I spoke to Gary Orenstein, Fusion-io's SVP of Products, about the company's new Atomic series of storage devices and ioMemory. These products are designed to accelerate applications by the addition of NAND-based flash memory to the system configuration. The goal is make flash work like system memory and support programs, such as mySQL.
Nonvolatile memory to the rescue
Using nonvolatile memory to support an application's buffer pool makes it possible for those applications to perform much better. They don't have to reach out to rotating media to store and retrieve data as often. The Flash memory is much faster than disks and offers latency figures that resemble those of much more expensive DRAM memory.
Orenstein pointed out that the company had been able to support up to 32 SAP HANA nodes on a single configuration using ioMemory devices.
Different workloads exercise different system components in different ways. The wrong mix of capabilities might make a specific system configuration perform badly even though it might have very powerful processors or extremely large memory capacity. This is true of small, medium or very large system configurations. With this in mind Fusion-io, along with many other storage competitors, have introduced many different types of flash-based storage cards or storage appliances.
The secret sauce
The secret sauce designers add to a system design is an educated sense of what each type of workload does and what system resources will be used up first. The rest of the system only needs to be good enough to support that component up to its maximum. Low-cost system design plays heavily on this concept. This means that adding flash storage in the right way and to the right place in a storage solution means the difference between getting a noticeable boost in storage performance and seeing little to no change.
Knowing when and where to add flash storage
Adding any more of those resources will simply add cost to the system and the customer will see little or no additional benefit. The example would be when an automobile manufacturer puts a $15,000 jet engine in a vehicle when the owner can't go any faster than the legal speed limit. Most, if not all, of that horsepower is going to be wasted.
How do different types of workloads use system resources
Computationally intense jobs, such as technical computing or modeling, tend to extensively exercise processors, cache memory and system memory. So, system configurations should include the most powerful processors, a very large system cache and enough high-speed memory for the task at hand. Fusion-io would recommend adding flash-based cache to these configurations to reduce the need to store data on rotating media while still offering nonvolatile storage for critical data.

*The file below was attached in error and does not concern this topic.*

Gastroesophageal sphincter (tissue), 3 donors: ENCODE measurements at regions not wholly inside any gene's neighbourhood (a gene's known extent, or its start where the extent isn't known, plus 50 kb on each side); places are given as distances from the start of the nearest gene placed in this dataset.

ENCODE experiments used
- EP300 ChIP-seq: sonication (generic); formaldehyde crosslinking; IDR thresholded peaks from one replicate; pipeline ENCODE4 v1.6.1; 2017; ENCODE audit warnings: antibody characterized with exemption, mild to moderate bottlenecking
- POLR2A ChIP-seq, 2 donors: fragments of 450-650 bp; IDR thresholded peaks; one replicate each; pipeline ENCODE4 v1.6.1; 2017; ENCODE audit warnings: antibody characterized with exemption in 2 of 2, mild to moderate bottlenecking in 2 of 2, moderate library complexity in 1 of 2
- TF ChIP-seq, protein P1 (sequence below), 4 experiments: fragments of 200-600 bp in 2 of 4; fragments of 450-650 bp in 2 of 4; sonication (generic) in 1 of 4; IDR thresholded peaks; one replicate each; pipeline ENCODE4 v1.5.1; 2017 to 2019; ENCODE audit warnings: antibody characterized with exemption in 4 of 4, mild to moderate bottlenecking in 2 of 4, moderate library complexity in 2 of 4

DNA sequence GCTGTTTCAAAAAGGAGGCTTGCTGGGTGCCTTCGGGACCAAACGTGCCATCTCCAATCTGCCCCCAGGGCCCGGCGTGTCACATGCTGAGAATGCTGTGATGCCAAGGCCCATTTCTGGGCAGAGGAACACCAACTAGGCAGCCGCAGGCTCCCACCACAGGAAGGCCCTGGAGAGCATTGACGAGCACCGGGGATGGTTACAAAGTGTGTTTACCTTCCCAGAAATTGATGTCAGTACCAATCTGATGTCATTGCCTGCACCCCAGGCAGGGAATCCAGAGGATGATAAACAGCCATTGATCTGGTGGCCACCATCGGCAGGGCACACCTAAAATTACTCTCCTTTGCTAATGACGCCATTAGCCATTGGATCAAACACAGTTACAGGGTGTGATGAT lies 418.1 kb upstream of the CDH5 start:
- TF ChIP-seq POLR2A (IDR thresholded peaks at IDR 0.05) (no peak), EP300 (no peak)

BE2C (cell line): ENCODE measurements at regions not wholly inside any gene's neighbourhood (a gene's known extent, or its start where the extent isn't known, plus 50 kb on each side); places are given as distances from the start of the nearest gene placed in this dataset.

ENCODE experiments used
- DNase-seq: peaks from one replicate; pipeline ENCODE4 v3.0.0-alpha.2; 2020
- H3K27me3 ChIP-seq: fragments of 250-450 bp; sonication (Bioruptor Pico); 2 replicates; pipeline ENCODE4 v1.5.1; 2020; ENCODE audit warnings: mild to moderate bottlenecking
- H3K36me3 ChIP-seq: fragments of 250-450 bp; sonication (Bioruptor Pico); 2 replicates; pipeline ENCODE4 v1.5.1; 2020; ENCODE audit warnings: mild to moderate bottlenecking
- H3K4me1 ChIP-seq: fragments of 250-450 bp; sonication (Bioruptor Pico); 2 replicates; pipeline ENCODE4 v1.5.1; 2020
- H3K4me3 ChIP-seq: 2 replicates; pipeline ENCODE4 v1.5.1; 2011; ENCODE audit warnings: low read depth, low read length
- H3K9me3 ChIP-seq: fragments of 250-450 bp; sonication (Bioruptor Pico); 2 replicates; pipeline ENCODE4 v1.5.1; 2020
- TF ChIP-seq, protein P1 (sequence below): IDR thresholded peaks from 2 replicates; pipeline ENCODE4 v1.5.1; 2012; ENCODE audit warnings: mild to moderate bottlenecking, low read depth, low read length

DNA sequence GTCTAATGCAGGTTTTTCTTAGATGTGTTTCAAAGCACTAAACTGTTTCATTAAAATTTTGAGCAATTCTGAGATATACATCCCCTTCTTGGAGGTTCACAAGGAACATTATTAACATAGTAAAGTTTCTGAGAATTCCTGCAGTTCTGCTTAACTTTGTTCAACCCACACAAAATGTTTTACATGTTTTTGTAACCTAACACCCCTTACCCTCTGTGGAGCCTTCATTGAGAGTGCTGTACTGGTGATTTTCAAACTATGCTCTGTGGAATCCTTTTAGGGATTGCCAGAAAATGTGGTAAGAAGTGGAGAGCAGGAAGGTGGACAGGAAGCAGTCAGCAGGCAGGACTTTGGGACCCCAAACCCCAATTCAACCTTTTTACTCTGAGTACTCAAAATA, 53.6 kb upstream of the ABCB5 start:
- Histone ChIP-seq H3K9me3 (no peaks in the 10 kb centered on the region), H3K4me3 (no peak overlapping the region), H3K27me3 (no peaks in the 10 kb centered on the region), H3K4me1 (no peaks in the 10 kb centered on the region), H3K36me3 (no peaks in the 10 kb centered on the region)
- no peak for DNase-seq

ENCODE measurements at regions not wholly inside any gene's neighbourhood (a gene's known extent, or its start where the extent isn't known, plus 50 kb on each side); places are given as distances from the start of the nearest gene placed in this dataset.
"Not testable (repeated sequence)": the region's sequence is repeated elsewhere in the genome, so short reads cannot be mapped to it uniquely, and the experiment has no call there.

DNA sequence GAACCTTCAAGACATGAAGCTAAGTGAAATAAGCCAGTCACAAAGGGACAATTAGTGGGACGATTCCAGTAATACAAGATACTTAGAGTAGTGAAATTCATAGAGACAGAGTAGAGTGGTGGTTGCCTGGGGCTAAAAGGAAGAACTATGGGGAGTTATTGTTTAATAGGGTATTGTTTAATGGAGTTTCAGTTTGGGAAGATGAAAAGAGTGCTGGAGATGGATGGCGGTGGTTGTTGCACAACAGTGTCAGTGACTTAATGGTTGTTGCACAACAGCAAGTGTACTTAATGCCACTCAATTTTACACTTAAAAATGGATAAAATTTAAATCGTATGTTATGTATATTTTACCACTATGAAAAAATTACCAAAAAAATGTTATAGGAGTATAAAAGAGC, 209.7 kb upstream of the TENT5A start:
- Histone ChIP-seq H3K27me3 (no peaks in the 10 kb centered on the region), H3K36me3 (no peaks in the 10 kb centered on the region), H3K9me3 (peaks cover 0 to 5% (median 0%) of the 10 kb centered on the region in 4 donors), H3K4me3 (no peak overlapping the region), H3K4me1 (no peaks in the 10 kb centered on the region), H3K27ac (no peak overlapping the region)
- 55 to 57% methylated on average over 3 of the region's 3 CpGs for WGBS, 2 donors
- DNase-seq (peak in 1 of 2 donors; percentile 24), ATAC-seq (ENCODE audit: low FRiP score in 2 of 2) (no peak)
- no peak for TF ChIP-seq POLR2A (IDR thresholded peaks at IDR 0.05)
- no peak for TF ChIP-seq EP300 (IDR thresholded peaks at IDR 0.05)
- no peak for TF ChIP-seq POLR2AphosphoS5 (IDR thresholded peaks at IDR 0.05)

Database-intense workloads, on the other hand, tend to stress system cache, memory, storage and network subsystems more than processing even though processing power is still important. These systems might trade fast I/O channels, flash cache and very high-speed disks. Another approach for these workloads is to simply replace all disks with more expensive, but much faster, DRAM or Flash storage. Fusion-io would point out that their flash-based storage appliances provide the needed performance at a price that is very similar to typical storage devices.
Virtualized systems (that is, systems that are support many different workloads) tend to use system components differently than when those same workloads are hosted on physical systems. Typically the differences are that the memory and storage subsystems are stressed far more heavily than if the system is supporting a smaller number of host-based tasks. Host systems that support a large number of workloads that are encapsulated into virtual machines or into operating system partitions (operating system virtualization and partitioning) tend to stress all of the internal components more than if the same physical host was executing any one of those workloads exclusively. Fusion-io offers a flash-based storage appliance that targets this use case.
Cloud computing environments often stress the network, memory and processing subsystems more because much of the user interactions and access to storage are coming over a lower performance wide area network rather than a high-performance local network. While Fusion-io's storage devices might offer some help here, network virtualization products are a better fit in this use case.
Fusion-io wants to cover the whole storage waterfront with flash-based devices. So far, it appears that they're successfully achieving their goal. Other suppliers, such as IBM, HDS, and NetApp — as well as a host of smaller suppliers — are addressing some or all of the same needs. Fusion-io appears to have the products needed to win. Can they convince IT decision makers to give them a try is the next challenge